When Marina Abromvich was a young girl, she saw a snake in the road. Her first reaction, as it so often is with kids, was not fear but curiosity. She wanted to get closer. To look at it. Maybe even touch it. But then her grandmother saw it and screamed. All of that curiosity disappeared in an instance and was replaced by something much darker.
“That was the first moment in my life that I really felt fear,” she later reflected. But it wasn’t the snake that was responsible. “It was my grandmother’s voice that frightened me. It’s incredible how fear is built into you, by your parents and others surrounding you. You’re so innocent in the beginning; you don’t know.”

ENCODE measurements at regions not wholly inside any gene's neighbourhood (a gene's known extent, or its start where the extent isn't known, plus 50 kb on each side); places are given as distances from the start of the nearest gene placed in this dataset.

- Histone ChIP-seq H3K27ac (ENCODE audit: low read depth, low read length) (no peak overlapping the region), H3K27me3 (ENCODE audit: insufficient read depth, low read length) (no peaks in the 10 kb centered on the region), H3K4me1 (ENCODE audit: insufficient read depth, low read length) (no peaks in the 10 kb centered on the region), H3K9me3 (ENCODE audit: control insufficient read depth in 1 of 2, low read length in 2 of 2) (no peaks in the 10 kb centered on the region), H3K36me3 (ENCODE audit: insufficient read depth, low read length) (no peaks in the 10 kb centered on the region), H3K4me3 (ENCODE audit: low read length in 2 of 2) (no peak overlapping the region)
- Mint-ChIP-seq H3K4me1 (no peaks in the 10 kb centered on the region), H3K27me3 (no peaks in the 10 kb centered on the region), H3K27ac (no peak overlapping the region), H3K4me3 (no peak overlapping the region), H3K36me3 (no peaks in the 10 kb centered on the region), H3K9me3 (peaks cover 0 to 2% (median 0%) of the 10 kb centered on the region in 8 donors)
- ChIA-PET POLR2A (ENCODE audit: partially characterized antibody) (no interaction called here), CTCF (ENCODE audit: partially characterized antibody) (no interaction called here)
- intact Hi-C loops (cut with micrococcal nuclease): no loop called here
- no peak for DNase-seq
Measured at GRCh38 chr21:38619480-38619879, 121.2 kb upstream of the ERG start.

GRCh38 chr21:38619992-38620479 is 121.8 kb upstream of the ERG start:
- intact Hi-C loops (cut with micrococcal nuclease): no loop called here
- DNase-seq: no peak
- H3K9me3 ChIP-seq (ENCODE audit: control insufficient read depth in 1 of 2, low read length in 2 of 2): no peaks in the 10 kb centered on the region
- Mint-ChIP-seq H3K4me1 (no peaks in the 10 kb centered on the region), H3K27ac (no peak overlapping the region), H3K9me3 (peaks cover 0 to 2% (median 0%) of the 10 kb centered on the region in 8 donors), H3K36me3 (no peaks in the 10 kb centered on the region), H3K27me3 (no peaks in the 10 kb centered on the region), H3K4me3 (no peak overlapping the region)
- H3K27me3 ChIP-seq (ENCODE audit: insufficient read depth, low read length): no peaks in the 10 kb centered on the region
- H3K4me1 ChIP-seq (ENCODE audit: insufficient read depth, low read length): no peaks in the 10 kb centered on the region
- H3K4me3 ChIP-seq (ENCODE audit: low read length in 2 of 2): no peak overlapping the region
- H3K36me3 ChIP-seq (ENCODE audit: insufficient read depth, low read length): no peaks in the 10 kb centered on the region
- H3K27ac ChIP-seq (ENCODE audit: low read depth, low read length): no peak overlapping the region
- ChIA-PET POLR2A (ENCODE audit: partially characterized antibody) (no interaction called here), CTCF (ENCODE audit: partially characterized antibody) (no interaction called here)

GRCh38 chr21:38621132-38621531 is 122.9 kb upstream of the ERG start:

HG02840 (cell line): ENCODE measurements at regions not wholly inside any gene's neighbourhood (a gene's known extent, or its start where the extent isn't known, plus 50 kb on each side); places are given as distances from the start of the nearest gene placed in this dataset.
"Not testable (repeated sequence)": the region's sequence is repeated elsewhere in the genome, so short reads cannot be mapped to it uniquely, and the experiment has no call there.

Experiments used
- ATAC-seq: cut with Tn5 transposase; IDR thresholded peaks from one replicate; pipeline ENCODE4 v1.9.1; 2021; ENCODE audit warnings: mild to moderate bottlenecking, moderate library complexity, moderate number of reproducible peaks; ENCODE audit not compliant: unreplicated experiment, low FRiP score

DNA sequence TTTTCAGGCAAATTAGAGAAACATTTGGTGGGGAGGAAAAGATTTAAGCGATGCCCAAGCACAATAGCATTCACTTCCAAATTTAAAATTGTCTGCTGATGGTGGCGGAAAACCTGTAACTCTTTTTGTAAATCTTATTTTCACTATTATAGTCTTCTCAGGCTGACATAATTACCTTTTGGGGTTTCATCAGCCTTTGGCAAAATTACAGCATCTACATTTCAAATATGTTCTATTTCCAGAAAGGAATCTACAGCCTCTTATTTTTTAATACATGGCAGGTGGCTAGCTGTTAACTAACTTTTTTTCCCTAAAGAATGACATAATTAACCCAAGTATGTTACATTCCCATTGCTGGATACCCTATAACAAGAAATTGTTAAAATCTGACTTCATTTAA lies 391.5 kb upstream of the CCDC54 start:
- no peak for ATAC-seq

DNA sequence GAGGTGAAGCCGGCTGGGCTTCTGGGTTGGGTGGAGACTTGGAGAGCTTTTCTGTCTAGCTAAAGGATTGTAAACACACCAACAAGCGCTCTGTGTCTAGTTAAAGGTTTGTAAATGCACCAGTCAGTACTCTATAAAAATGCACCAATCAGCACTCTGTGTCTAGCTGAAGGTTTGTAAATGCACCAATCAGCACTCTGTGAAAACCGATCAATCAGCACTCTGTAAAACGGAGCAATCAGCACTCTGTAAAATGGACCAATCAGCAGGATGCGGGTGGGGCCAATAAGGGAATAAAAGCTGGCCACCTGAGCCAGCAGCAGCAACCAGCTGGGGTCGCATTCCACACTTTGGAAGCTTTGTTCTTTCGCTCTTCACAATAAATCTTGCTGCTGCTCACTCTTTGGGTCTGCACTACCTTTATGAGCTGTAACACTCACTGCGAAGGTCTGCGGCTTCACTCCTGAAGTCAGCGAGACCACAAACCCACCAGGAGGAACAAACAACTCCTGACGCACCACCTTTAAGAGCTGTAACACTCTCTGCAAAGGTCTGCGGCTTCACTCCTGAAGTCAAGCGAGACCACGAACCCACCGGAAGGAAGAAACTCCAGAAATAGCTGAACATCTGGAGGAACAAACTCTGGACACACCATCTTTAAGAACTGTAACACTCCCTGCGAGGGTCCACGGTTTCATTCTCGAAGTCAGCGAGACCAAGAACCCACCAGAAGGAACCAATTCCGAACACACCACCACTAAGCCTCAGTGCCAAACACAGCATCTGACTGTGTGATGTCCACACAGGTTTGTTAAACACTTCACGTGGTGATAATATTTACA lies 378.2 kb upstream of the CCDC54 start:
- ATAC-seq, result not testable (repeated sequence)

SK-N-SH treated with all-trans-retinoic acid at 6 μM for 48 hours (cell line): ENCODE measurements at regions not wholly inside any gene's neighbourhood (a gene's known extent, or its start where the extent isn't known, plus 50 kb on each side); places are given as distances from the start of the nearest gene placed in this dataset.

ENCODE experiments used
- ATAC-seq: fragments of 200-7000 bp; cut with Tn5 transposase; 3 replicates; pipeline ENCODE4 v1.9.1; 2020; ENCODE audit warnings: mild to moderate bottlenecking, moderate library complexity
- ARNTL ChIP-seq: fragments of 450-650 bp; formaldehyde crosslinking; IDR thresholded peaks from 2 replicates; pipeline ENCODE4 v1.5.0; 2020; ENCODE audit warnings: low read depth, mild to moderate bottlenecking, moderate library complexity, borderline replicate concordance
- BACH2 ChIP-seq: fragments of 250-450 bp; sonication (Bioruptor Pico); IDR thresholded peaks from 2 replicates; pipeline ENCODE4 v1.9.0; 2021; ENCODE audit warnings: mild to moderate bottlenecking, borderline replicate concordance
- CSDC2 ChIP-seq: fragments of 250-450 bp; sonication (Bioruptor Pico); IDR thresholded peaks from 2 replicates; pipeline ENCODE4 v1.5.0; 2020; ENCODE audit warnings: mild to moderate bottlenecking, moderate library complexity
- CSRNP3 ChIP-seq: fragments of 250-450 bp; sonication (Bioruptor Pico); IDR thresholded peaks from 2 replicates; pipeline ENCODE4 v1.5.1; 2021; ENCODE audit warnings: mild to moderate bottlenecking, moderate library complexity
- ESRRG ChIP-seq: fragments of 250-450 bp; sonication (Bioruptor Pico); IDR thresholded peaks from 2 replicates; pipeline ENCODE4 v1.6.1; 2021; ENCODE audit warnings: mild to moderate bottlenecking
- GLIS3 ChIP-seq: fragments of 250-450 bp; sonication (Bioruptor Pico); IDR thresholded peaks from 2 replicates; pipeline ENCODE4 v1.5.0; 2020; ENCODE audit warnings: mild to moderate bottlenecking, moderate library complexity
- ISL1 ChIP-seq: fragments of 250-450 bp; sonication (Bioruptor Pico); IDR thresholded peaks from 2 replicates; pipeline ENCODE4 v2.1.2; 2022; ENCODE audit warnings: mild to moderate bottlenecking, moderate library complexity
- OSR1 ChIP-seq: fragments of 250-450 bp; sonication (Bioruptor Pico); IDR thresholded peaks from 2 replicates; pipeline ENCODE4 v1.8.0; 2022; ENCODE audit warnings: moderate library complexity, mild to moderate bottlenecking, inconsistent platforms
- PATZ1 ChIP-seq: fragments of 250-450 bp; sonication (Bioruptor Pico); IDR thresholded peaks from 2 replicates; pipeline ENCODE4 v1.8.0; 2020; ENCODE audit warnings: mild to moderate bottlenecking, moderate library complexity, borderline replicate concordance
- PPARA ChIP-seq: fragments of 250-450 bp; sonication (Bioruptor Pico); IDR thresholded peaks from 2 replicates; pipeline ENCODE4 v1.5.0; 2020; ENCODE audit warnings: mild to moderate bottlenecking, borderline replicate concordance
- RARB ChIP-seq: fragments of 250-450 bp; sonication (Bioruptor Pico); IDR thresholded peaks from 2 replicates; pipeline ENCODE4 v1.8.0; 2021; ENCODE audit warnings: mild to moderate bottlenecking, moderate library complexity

That’s the thing. Your kids don’t know they’re afraid of heights. They don’t know that worms are gross. They don’t know that kids music is dumb and that dancing is embarassing. They don’t know that public speaking is terrifying. You think that. And you’re passing it along to them with your comments, with your reactions, with your anxiety.
This is tragic, not just because we’re saddling them with fears that they otherwise might not share…but because as Marina saw, it also overrides curiosity and interest. It destroys potential. It closes them off. You must not do this.